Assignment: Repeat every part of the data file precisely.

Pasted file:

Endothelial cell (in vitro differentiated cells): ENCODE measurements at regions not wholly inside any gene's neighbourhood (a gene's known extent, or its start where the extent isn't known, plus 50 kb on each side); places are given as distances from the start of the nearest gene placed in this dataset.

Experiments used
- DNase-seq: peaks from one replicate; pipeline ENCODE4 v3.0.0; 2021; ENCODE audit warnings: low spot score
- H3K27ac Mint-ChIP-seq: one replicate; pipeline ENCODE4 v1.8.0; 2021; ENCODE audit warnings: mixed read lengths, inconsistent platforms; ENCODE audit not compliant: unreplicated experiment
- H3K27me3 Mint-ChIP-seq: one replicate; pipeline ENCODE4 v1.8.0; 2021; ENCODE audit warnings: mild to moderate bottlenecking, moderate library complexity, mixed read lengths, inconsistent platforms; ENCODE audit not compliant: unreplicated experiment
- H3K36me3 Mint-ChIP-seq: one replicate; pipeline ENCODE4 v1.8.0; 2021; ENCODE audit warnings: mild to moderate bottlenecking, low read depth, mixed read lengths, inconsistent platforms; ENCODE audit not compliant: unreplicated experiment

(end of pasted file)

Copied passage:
Endothelial cell (in vitro differentiated cells): ENCODE measurements at regions not wholly inside any gene's neighbourhood (a gene's known extent, or its start where the extent isn't known, plus 50 kb on each side); places are given as distances from the start of the nearest gene placed in this dataset.

Experiments used
- DNase-seq: peaks from one replicate; pipeline ENCODE4 v3.0.0; 2021; ENCODE audit warnings: low spot score
- H3K27ac Mint-ChIP-seq: one replicate; pipeline ENCODE4 v1.8.0; 2021; ENCODE audit warnings: mixed read lengths, inconsistent platforms; ENCODE audit not compliant: unreplicated experiment
- H3K27me3 Mint-ChIP-seq: one replicate; pipeline ENCODE4 v1.8.0; 2021; ENCODE audit warnings: mild to moderate bottlenecking, moderate library complexity, mixed read lengths, inconsistent platforms; ENCODE audit not compliant: unreplicated experiment
- H3K36me3 Mint-ChIP-seq: one replicate; pipeline ENCODE4 v1.8.0; 2021; ENCODE audit warnings: mild to moderate bottlenecking, low read depth, mixed read lengths, inconsistent platforms; ENCODE audit not compliant: unreplicated experiment